Why Is Green a Bad Color for Bikers?

The truth of the matter is, even if you don’t quite believe in biking superstitions, you also don’t want to risk the chance of them coming true. According to bike reviews and tips on MyBikeXL.com, you’re better off erring on the side of caution when it comes to matters of bike safety—even those founded upon spiritual belief.

Today, we’ll discuss one of the most infamous superstitions to ever make its way to the biking world—the negatives of the color green when biking. So, what’s all the fuss about?

Why “Green” and Biking Don’t Go Together

Green is the last shade you would expect to have a negative connotation. In other scenarios, it represents a new beginning, greener pastures, health, and other positive things. However, in the biking world, the color green constitutes something on the opposite side of the scale.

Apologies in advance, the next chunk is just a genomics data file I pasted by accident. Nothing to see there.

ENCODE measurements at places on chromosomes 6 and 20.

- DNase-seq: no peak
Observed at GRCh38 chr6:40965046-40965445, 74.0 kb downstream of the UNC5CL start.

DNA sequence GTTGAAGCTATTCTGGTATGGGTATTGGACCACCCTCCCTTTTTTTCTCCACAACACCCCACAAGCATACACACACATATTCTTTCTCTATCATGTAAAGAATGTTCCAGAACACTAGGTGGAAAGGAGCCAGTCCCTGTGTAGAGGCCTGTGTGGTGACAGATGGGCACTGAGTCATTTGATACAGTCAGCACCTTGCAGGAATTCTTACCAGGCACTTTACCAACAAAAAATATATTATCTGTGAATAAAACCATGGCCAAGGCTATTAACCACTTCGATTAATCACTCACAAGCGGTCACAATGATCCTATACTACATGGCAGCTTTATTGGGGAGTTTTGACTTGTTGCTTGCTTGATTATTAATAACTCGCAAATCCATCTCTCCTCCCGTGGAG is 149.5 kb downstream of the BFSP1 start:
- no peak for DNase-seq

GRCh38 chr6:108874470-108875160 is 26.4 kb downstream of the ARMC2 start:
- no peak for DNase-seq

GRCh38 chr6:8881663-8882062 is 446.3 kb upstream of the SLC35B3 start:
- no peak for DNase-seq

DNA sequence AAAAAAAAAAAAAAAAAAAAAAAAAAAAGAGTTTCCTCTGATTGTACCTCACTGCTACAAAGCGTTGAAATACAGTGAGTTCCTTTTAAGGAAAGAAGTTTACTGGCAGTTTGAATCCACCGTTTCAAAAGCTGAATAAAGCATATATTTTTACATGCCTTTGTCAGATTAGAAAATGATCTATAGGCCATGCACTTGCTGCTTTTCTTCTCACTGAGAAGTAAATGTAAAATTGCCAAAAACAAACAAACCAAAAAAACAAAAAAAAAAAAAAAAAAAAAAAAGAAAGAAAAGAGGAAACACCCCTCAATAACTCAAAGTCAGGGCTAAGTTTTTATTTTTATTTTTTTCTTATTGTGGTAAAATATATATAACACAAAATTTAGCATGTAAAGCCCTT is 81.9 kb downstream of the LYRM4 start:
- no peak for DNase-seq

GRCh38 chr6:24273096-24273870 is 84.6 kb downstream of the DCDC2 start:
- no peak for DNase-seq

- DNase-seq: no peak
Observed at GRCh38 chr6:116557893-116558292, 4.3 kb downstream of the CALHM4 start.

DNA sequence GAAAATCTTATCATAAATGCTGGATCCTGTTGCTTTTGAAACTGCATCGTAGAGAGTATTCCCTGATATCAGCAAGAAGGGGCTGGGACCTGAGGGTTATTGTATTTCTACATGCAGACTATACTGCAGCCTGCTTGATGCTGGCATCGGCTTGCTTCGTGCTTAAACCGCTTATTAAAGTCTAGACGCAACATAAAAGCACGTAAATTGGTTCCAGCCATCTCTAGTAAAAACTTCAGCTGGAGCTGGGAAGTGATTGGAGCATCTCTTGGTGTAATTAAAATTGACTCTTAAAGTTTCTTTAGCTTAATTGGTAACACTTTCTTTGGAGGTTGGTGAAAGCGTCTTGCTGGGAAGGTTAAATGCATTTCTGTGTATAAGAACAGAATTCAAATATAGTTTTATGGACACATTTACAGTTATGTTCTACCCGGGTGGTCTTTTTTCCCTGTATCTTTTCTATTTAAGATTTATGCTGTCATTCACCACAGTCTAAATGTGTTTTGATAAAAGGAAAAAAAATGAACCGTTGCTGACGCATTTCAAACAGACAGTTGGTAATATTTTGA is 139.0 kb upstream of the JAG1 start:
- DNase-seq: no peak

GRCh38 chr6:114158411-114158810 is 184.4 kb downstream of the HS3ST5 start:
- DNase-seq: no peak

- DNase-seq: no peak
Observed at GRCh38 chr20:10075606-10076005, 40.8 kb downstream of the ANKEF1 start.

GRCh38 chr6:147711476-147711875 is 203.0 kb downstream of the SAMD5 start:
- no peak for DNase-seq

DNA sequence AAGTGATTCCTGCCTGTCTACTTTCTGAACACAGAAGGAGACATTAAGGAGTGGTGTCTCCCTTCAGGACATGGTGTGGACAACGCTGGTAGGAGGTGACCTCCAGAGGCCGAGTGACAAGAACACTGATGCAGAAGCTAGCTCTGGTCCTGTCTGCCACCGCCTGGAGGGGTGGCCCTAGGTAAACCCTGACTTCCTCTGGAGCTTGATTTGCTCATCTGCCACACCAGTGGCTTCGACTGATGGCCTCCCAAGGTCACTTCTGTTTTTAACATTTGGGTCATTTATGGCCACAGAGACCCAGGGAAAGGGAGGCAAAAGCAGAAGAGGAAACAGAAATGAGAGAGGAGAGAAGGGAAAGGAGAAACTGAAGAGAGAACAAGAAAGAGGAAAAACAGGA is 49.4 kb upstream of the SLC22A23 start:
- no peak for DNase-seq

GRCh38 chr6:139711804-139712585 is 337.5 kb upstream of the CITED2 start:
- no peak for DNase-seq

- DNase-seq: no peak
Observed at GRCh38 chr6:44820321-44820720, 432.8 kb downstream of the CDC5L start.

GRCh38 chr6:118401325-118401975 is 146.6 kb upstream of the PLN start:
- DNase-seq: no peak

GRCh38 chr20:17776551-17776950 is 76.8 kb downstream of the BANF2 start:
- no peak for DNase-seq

Some avid bikers tend to steer clear of this color in relation to their hobby or passion, as it has been known to bring bad luck. Historically, it is believed that this shade brings the worst fate to anyone driving a motorcycle. And while the Kawasaki brand has contributed greatly towards its obsoletion, it still remains part of some modern drivers’ core mentality.

Bikers today might look at the color green differently. Even so, quite a few modern riders still see it as a source of discomfort.

In What Way Was (Is) Green a Bad Color?


Back then, drivers used to think that any association with the color green in relation to their activity resulted in the most abysmal luck. That is, it was believed that “green” contributed to race crashes. This belief was especially widespread during World War II when a good number of bikers met their deaths riding green motorbikes.

These military men met their demise in the hands of snipers, who shot them dead to keep them from delivering messages. People fixated on the color specifically because it was everywhere and was present on both sides. Thus, it was soon avoided by many in the biker community.